If your child is getting ready to graduate from high school this spring, you are probably amazed with how quickly the years have gone by since they first started kindergarten. This also means that you are getting older too, and you have probably been advised about how important it is to have a will as part of your estate plan. But should you advise your new college bound child to have one too?
The reality is that an incoming college freshman is about as concerned about an estate plan as he or she is about planning for retirement. They are essentially starting a new life, so they are hardly concerned with planning for the end of their life. Instead, fitting in and paying their bills are paramount. Nevertheless, adults at all stages of life can benefit from having an estate plan; even if it is as simple as a basic will or power of attorney.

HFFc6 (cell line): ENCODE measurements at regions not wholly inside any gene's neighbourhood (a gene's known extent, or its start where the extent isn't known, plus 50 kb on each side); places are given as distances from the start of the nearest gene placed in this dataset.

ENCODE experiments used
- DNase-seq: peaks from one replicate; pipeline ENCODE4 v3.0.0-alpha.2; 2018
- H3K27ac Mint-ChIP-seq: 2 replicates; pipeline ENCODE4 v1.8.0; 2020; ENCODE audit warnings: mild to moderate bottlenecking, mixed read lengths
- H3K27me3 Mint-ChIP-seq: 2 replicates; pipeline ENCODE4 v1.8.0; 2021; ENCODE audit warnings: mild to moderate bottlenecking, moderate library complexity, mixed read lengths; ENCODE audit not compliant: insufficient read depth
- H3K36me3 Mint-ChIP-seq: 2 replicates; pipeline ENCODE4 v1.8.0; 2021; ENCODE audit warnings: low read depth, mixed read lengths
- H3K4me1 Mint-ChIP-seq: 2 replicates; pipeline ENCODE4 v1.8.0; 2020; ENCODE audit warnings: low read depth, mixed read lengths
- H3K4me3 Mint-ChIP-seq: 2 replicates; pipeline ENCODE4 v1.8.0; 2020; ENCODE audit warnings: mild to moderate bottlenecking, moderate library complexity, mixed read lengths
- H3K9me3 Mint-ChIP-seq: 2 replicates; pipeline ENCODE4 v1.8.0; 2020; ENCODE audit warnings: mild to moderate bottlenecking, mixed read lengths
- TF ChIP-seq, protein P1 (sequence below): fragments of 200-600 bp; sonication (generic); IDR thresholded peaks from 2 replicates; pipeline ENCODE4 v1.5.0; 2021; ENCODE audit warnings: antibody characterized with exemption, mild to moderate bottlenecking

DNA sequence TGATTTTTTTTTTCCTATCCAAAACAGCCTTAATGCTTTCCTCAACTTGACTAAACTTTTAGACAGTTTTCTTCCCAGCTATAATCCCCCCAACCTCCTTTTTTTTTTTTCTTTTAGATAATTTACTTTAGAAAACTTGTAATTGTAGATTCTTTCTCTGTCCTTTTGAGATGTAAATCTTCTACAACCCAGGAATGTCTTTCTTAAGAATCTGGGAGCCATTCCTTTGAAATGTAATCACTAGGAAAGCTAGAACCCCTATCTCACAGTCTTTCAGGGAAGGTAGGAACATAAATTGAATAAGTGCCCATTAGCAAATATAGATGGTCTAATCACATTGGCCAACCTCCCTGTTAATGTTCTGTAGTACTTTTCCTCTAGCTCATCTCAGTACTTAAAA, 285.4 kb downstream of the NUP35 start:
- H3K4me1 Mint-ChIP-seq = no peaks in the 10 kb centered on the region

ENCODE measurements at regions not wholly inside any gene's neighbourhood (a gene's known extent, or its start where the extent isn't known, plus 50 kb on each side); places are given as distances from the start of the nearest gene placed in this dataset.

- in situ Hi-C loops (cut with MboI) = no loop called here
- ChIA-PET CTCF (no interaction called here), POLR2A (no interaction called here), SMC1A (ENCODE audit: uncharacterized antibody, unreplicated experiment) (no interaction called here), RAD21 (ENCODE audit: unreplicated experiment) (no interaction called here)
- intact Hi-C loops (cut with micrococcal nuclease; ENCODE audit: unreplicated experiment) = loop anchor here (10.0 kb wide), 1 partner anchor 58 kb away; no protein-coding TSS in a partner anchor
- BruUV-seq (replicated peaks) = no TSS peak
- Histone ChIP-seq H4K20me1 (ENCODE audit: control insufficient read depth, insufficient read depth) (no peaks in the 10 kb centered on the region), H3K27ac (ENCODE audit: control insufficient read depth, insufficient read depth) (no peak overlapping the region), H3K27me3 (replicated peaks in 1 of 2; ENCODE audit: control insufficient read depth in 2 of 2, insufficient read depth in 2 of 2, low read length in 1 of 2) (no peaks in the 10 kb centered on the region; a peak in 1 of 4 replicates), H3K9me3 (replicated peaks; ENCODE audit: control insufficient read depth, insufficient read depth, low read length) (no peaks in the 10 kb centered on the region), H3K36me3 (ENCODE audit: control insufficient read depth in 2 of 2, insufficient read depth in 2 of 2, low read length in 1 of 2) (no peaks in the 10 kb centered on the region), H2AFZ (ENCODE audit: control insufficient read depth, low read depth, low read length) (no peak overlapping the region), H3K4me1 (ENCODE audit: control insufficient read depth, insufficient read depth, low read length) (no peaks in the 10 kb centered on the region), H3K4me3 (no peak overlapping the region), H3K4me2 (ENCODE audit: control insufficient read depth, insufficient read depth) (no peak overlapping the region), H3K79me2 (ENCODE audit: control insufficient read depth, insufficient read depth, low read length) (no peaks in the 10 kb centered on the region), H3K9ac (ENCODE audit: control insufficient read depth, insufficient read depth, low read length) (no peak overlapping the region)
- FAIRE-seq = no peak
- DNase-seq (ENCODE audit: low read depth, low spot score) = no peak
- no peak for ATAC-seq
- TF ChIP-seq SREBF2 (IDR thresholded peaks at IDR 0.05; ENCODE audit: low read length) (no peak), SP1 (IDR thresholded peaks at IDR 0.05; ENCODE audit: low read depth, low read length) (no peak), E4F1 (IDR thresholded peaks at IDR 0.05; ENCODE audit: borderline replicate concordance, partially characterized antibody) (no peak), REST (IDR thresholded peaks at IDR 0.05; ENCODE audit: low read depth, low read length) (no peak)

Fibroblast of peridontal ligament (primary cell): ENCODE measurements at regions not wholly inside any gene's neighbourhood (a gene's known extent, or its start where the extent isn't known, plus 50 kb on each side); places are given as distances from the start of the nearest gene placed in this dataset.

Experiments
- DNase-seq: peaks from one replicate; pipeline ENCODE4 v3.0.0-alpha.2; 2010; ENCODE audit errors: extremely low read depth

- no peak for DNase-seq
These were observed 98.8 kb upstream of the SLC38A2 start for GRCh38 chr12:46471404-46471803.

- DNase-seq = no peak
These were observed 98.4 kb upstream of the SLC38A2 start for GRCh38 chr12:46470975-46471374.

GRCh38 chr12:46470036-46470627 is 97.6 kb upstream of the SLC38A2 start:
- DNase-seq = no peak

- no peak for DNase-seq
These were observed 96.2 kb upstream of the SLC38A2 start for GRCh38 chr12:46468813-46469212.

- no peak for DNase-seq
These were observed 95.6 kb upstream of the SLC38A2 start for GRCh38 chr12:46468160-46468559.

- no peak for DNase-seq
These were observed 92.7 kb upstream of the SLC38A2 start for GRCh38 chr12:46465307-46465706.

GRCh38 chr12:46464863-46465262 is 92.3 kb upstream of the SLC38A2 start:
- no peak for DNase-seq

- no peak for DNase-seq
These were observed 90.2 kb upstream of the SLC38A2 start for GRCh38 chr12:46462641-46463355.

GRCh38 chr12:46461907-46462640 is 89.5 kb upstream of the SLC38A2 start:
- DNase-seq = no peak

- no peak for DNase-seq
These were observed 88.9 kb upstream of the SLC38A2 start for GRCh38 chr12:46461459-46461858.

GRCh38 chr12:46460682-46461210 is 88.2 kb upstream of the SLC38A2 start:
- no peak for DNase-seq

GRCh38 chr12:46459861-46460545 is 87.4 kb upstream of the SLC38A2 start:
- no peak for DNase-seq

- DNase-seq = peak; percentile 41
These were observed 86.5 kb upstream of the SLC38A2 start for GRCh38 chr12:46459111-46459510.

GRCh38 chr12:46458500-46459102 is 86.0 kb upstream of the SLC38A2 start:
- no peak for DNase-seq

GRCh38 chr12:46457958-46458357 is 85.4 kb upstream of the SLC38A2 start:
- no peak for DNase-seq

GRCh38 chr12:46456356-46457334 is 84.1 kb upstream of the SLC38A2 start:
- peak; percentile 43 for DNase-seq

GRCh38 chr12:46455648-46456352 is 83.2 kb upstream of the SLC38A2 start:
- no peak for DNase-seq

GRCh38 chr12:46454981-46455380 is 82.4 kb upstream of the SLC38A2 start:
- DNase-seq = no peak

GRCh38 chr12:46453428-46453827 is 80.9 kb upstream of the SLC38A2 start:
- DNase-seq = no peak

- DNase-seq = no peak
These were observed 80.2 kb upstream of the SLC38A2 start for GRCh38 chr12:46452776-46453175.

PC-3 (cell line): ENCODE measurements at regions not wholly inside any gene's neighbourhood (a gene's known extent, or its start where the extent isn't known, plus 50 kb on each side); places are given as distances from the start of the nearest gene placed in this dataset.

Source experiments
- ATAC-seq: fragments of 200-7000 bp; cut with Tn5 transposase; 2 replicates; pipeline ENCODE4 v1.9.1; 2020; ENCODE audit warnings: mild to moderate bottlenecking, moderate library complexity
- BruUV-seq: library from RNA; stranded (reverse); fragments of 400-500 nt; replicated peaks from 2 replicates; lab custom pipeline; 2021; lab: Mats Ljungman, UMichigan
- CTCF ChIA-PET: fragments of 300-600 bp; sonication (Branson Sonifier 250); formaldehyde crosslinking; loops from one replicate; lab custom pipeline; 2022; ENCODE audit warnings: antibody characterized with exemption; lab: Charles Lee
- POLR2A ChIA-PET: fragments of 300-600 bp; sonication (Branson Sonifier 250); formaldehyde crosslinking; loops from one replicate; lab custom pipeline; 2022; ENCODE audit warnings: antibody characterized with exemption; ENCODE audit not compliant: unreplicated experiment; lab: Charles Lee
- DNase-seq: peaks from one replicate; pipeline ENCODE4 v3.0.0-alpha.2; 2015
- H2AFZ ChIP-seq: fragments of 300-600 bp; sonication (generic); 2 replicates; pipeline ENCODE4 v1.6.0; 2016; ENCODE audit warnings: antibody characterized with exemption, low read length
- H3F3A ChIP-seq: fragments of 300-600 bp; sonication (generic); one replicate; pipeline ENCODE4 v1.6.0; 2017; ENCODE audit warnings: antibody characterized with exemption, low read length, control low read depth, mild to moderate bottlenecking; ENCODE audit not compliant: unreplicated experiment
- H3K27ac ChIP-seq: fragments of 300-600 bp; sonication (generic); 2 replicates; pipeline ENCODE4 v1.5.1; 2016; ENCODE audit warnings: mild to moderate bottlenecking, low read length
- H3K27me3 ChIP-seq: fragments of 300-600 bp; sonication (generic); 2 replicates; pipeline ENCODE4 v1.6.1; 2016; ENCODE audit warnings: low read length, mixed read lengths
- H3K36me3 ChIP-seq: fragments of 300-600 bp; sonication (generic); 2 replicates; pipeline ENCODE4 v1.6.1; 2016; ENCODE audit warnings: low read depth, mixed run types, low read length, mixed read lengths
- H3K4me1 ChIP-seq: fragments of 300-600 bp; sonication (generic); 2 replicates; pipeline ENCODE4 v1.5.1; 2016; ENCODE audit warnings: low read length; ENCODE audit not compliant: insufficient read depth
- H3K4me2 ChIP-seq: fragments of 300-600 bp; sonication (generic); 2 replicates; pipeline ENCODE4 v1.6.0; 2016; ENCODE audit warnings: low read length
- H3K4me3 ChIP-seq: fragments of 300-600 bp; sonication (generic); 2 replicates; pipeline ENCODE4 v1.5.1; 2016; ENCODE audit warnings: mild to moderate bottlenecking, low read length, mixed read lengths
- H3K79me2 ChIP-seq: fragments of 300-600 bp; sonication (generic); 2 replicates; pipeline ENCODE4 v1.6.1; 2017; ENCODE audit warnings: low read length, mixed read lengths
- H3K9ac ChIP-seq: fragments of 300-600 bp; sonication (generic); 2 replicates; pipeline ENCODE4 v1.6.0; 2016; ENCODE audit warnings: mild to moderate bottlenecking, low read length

Basic estate planning documents are critical given the number of digital assets the average college student already has (such as online social media accounts and musical holdings) and stands to accumulate throughout their college experience.
To properly follow a tech company’s procedures for transferring digital assets, it is important to have a will in place to identify the proper people who can take custody of these assets, regardless if it is you (as a parent) or another loved one. If you have questions about how to structure a will for a college student, an experienced estate planning attorney can help.
The preceding is not legal advice.